ESG Criteria in Fintech: How They Impact Financial Services

Discover how senior executives and human resources help in advancing ESG criteria, as well as the important function that partnerships play in the mix

An eye behind a big green leaf. In this case, depicting the public and private organisations watching out for ESG and sustainable initiatives.

The Fintech industry is constantly evolving, and one of the most critical aspects of this evolution is how environmental, social, and governance (ESG) criteria impact financial services.

ESG considerations are becoming more and more critical to businesses and consumers alike, who want to know that their money is being invested responsibly.

This article explores how ESG factors fit into the fintech industry and discusses their impact on financial services.

The significance of taking action before the government

Traditionally, governments are slow to act because their decisions impact millions of lives. Due to having the flexibility to undertake greater risks, the private and even publicly listed companies are nimble, quick, and agile.

This difference in speed has been one of the key reasons these sectors have been so successful in displacing traditional government services. The private sector is always looking to improve, while governments are often hampered by bureaucracy and red tape.

Furthermore, some pressing ESG issues like climate change cannot wait because the damage is already being done. The business sector has responded to this urgency by creating products and services that address climate change and other ESG issues.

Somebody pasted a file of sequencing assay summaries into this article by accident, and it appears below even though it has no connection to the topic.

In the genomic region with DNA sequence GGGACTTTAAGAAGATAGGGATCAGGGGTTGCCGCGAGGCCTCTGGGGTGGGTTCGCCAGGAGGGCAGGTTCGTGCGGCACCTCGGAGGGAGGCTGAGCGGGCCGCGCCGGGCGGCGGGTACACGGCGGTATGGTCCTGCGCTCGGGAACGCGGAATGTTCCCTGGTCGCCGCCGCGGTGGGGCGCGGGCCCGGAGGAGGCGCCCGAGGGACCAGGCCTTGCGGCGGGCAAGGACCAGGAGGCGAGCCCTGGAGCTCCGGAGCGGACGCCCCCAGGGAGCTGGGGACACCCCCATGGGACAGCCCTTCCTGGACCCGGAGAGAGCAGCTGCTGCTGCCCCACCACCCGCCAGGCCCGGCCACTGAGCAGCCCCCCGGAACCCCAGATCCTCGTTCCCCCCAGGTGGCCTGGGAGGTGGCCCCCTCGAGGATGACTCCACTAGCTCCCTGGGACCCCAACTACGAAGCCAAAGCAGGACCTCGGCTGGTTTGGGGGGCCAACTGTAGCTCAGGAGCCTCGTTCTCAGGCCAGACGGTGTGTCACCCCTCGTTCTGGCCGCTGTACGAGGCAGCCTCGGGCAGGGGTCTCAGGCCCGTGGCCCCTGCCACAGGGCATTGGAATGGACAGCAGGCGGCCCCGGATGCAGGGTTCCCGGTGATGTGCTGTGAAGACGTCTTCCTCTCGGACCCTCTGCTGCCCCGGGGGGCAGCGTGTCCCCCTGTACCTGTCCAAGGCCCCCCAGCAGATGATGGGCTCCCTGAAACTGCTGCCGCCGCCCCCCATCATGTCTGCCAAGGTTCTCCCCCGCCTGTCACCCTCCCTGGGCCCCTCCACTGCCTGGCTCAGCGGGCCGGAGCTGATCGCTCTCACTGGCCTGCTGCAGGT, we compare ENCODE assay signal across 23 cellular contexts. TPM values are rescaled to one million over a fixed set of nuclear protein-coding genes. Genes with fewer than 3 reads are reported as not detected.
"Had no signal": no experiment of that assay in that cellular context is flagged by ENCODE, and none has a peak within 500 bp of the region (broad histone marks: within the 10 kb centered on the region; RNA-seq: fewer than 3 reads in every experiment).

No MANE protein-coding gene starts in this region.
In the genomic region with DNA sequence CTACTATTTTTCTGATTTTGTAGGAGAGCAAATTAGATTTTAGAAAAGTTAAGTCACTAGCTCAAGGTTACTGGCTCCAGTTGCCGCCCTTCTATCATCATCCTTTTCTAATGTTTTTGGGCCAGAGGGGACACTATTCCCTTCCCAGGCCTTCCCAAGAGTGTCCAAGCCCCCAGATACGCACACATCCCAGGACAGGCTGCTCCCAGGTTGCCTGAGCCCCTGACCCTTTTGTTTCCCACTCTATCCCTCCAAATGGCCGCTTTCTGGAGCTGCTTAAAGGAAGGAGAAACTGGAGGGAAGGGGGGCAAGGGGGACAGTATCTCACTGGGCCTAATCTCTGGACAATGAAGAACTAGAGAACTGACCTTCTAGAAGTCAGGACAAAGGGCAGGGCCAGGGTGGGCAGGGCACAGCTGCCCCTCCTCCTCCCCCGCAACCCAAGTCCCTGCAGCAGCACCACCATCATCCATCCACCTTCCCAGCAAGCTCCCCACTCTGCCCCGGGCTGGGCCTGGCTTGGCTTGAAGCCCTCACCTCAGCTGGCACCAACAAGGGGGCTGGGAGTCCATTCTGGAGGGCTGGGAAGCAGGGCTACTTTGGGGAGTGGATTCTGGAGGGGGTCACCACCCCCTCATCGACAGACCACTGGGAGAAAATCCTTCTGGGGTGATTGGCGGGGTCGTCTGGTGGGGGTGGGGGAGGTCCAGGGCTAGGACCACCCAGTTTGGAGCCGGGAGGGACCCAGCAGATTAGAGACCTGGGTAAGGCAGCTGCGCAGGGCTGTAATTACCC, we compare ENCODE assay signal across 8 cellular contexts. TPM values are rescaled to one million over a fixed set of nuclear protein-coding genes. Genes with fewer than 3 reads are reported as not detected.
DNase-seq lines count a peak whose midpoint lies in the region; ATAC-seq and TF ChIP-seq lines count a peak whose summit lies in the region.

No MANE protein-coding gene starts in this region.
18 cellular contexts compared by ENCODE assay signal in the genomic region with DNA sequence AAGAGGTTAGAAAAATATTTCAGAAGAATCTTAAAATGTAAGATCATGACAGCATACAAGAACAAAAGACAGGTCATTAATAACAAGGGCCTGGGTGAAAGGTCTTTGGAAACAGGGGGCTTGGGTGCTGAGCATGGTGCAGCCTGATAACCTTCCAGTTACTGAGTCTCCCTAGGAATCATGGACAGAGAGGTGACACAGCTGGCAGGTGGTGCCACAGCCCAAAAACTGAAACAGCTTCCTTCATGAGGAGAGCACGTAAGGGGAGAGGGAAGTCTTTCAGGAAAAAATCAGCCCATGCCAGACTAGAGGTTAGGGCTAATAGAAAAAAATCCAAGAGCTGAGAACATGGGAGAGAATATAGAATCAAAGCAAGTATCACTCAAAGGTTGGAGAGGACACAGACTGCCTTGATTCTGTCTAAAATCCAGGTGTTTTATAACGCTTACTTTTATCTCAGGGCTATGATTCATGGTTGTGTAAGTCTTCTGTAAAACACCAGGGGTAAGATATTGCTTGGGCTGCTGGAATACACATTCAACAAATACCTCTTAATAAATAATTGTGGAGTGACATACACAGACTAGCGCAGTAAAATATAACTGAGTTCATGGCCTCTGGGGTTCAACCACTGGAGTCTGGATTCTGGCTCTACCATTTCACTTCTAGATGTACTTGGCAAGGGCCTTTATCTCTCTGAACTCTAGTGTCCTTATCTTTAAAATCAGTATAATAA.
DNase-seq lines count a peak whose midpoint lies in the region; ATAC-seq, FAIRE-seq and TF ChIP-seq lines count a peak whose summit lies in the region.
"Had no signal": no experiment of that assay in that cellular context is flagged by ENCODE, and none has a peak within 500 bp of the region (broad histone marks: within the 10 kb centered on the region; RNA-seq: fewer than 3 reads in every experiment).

“We’re not waiting for government or the rest of the world; we want to do this because we feel it’s right,” said Tim Wildash, CEO of Next Payments. “Fintech should be leading the way in lowering carbon emissions.”

The role of the Chief Financial Officer is critical to ESG issues

One of the most essential roles concerning ESG considerations is the Chief Financial Officer (CFO). The CFO is responsible for ensuring that a company’s financial interests are aligned with its social and environmental responsibilities.

To do this, the CFO must understand how ESG criteria can impact a company’s bottom line. They must also be able to communicate effectively with other executive team members about ESG issues.

According to John Truzzolino, Director of Business Development at DFIN, “The CFO, working with the company’s board and senior management, should assess reporting technology and readiness, internal controls over ESG and climate data, while providing, complete, consistent and accurate data for internal and external audit and assurance.”

The CFO is also responsible for ensuring that financial data is accurate and reliable, which can be challenging for ESG metrics.

Human resources also play a crucial role in ESG considerations

Another critical part of the ESG puzzle is human resources (HR). HR professionals are responsible for implementing and enforcing ethical standards within a company.